Wednesday, June 8, 2005
The Court of Appeals of Massachusetts has upheld a jury award of $22.5 million to Holocaust survivor Misha Levy Defonseca and an additional $9.9 million to Vera Lee, who was hired to co-write Defonseca's memoir of her experiences during the Second World War. The jury found for co-authors Defonseca and Lee and against their publisher Mt. Ivy Press and its owner Jane Daniel. The facts of the case are fairly complex, involving the establishment of additional corporations, secret agreements involving two of the parties but not the third which had the effect of driving "a wedge between Lee and Defonseca" in the words of the trial judge, the sale of foreign rights, and questions of federal preemption. Lee had sued "Mt. Ivy, Daniel, and Defonseca, alleging breach of contract, interference with contractual relations, fraud, violation of G. L. c.93A, quantum meruit, and unjust enrichment..."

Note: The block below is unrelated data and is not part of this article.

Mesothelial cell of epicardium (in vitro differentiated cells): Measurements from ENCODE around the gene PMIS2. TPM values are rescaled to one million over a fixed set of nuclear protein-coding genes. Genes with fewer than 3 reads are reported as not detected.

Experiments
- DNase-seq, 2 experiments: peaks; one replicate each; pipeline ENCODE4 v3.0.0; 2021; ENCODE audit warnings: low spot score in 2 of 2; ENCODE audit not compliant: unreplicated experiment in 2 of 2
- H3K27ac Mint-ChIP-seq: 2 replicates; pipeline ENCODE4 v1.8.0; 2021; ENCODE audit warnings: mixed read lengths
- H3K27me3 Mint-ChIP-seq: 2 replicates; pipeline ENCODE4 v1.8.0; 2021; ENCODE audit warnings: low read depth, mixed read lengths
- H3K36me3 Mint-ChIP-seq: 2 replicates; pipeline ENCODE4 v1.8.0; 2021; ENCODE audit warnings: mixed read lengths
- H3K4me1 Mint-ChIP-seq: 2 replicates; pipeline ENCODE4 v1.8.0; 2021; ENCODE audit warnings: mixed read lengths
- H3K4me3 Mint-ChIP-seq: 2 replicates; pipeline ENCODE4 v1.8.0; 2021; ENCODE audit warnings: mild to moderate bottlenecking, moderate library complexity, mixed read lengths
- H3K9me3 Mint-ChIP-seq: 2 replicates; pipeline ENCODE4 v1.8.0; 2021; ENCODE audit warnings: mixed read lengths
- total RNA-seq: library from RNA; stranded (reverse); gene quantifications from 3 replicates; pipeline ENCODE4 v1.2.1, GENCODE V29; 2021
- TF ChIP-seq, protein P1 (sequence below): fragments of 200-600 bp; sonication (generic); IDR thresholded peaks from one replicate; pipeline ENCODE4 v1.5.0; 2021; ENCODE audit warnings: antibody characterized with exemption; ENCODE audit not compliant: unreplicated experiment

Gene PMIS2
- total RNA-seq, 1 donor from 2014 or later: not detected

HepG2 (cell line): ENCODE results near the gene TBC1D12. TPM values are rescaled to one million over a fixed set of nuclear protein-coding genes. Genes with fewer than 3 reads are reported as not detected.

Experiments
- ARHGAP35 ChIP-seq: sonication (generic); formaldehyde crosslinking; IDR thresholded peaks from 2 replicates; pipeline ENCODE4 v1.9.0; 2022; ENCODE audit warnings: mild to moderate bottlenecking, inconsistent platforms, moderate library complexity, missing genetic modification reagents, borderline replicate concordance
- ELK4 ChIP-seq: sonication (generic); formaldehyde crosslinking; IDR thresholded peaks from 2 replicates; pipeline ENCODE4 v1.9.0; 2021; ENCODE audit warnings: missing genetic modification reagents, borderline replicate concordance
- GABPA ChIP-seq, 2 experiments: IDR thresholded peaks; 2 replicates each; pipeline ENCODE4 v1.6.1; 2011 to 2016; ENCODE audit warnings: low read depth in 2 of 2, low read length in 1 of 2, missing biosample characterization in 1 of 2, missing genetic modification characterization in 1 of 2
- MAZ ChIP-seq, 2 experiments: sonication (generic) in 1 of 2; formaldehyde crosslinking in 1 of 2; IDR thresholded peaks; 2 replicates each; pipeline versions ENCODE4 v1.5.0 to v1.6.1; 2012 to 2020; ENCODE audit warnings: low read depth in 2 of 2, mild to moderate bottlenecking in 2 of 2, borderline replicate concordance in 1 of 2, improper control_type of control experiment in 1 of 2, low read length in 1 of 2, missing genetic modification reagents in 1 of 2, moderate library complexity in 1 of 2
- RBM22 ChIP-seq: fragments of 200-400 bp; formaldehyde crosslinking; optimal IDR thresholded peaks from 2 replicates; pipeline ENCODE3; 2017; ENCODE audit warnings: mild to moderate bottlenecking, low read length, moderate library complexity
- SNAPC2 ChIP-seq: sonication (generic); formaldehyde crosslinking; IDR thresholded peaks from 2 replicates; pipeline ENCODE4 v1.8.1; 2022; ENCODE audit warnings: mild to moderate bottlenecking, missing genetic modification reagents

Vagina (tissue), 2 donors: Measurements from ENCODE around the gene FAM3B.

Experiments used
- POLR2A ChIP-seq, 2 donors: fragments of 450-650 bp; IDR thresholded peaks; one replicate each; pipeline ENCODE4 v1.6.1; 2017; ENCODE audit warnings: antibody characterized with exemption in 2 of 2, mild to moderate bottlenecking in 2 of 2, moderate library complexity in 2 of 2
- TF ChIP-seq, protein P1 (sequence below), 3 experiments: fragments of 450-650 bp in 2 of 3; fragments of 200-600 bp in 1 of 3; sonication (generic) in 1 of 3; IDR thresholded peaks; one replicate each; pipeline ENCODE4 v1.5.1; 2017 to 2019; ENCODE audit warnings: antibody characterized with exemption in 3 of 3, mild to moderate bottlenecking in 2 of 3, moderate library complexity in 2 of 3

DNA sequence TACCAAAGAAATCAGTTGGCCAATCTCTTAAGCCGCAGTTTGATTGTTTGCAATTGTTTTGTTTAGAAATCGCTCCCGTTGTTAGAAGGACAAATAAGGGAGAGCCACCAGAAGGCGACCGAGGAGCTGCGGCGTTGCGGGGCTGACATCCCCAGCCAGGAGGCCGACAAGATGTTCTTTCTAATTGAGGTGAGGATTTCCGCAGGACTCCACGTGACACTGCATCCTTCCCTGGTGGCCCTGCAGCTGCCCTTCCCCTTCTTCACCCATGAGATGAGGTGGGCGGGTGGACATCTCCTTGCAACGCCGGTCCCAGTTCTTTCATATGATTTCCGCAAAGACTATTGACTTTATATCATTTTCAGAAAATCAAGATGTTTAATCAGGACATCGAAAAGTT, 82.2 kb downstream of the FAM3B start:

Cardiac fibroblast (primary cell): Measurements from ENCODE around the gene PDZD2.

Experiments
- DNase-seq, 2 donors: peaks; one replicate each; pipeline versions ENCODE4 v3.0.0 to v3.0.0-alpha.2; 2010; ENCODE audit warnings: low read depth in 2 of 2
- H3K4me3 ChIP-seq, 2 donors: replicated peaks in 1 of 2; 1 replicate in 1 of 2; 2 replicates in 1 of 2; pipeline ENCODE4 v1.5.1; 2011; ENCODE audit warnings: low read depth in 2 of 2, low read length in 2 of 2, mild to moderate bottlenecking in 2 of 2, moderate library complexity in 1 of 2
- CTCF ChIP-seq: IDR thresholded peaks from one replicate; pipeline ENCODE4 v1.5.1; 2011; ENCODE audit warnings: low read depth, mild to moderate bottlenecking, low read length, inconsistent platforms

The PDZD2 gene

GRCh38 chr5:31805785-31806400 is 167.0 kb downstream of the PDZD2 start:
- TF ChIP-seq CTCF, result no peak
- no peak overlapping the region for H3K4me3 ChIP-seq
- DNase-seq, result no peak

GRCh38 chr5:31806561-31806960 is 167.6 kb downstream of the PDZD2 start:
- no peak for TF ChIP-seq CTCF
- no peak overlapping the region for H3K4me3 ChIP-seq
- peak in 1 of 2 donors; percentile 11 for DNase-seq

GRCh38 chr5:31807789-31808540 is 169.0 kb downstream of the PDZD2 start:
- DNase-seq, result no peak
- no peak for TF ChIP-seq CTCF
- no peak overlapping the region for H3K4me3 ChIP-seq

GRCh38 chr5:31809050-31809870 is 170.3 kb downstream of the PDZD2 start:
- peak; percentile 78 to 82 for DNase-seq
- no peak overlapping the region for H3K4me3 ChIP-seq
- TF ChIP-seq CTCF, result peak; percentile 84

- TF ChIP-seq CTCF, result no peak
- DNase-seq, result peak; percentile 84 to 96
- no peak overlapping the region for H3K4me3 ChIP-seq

The defense asserted that federal law preempts any copyright claims at issue here. However, in upholding the jury verdict, the appellate court found that "the dispositive factor is the nature of the claim asserted. Where the extra element renders the claim `qualitatively different' from a Federal copyright claim, the State cause of action will survive a preemption challenge....In determining whether a State law claim is qualitatively different from a copyright claim, courts look beyond the label and evaluate what right the plaintiff was seeking to protect or enforce and the theories on which the claim was brought." Here the court found that the private rights (contractual obligations) that Lee and Defonseca "sought to enforce...were qualitatively different from the exclusive rights provided by [section]106 of the Act." Further the court found that the "plaintiff's fraud in the inducement claims were not preempted."
Read the court's lengthy opinion here.